The photo - known as "the Roaring Lion" - was taken by Yousuf Karsh shortly after Churchill gave a wartime speech to Canada's parliament.
A staff member at the Château Laurier hotel first noticed the photograph had been replaced on 19 August.
Police are investigating the incident.
The photograph is one of the most iconic ever taken of Churchill, and shows the leader on Parliament Hill moments after Karsh famously took a cigar out of Churchill's mouth.
"I held out an ashtray, but he would not dispose of it...I waited; he continued to chomp vigorously at his cigar. I waited," Karsh later recalled. "Then I stepped toward him and, without premeditation, but ever respectfully, I said 'forgive me sir' and plucked the cigar from his mouth."
By the time Karsh returned to his camera, he wrote, Churchill looked "so belligerent he could have devoured me".
"It was in that instant that I took the photograph," he added.
The Château Laurier first realised something was amiss on Friday, when staff members noticed that the photograph's frame didn't match that of other images by Karsh in the same room.
After investigating and conferring with Karsh's estate, the hotel determined that the photograph had been "replaced with a copy of the original", the hotel said in a statement to local media. It is unclear how long it has been since the original image was taken.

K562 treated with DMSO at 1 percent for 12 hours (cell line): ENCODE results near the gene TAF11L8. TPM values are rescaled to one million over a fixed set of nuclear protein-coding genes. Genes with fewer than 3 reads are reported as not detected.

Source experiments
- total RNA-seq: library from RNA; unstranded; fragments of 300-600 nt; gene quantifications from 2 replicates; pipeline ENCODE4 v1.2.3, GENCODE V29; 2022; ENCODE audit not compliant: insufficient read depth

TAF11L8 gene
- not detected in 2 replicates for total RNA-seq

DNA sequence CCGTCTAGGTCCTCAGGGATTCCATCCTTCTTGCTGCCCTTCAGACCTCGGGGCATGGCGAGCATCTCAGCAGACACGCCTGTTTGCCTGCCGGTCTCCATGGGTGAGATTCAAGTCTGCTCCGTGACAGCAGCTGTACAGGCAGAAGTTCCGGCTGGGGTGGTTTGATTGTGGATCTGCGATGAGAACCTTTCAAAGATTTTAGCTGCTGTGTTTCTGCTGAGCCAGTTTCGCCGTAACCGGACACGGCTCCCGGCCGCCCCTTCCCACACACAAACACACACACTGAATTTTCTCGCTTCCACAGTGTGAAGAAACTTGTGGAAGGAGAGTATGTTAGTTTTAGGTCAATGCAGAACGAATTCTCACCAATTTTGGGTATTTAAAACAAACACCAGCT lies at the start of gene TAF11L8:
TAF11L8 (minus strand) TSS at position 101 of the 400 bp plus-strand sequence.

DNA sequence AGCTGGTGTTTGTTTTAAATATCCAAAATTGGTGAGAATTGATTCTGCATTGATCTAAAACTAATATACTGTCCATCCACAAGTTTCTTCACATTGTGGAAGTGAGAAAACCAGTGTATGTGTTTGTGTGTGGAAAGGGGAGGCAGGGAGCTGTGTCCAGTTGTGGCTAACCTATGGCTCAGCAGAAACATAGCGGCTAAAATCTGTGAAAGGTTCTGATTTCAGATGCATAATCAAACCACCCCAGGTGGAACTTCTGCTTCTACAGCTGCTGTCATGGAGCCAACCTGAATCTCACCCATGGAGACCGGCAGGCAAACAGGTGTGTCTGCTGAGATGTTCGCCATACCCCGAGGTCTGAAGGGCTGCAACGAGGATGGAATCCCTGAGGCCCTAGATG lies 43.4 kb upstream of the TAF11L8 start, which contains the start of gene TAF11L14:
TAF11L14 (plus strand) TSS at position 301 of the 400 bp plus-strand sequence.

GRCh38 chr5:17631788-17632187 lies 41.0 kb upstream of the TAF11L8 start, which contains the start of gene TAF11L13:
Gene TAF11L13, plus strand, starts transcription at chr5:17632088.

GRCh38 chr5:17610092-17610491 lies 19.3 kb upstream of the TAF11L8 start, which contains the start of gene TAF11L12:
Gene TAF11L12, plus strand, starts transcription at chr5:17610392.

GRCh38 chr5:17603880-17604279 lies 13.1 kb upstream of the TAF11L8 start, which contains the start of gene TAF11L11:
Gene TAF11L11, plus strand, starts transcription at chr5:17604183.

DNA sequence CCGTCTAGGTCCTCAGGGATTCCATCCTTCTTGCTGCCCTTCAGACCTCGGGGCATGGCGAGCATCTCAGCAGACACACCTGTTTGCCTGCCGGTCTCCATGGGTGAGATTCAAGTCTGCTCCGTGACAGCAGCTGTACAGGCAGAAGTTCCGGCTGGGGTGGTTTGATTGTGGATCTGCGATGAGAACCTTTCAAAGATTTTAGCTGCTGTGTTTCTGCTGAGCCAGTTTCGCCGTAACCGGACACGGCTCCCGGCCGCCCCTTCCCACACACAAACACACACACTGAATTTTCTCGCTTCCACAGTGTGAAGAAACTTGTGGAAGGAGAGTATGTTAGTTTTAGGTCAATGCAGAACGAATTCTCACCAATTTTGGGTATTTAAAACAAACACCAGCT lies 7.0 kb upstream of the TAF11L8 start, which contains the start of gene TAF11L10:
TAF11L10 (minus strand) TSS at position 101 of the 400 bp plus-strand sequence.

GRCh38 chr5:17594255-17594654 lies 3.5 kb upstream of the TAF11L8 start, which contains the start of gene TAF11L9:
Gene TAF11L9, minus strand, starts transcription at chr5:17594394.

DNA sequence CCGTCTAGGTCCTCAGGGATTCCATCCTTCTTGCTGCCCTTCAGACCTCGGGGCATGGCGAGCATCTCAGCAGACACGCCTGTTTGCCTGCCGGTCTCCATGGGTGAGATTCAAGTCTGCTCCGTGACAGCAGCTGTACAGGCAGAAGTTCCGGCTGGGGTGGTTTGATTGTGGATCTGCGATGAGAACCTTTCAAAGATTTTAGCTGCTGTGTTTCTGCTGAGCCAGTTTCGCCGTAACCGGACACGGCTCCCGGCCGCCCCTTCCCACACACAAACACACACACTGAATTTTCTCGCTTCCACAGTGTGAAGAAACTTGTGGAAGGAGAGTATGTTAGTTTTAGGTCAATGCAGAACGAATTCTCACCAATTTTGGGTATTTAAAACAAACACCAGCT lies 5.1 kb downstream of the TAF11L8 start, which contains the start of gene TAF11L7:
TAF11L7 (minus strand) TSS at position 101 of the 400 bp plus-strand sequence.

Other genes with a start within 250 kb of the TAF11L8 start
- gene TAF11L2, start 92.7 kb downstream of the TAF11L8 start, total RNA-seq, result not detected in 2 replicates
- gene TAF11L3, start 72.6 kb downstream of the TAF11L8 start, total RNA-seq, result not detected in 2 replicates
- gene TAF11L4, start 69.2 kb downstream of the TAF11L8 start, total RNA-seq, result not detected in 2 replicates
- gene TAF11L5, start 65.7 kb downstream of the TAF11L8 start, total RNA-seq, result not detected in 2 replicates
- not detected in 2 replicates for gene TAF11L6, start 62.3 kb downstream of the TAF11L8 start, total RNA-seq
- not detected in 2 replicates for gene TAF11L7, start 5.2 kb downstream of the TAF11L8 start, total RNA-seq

"We are deeply saddened by this brazen act," the hotel's general manager, Geneviève Dumas, said in the statement. "The hotel is incredibly proud to house this stunning Karsh collection, which was securely installed in 1998."
The hotel is operated by Toronto-headquartered Fairmont Hotels & Resorts, a subsidiary of AccorHotels.
The case has been reported to Ottawa Police, which has launched an investigation into the missing photograph.
Karsh, who died in 2002, is considered one of the famous portrait photographers of the 20th Century, with other subjects ranging from Queen Elizabeth II, Nelson Mandela and Martin Luther King to Fidel Castro, Muhammad Ali and Andy Warhol.
He was a long-time resident of the Château Laurier, from where he operated a studio between 1972 and 1992.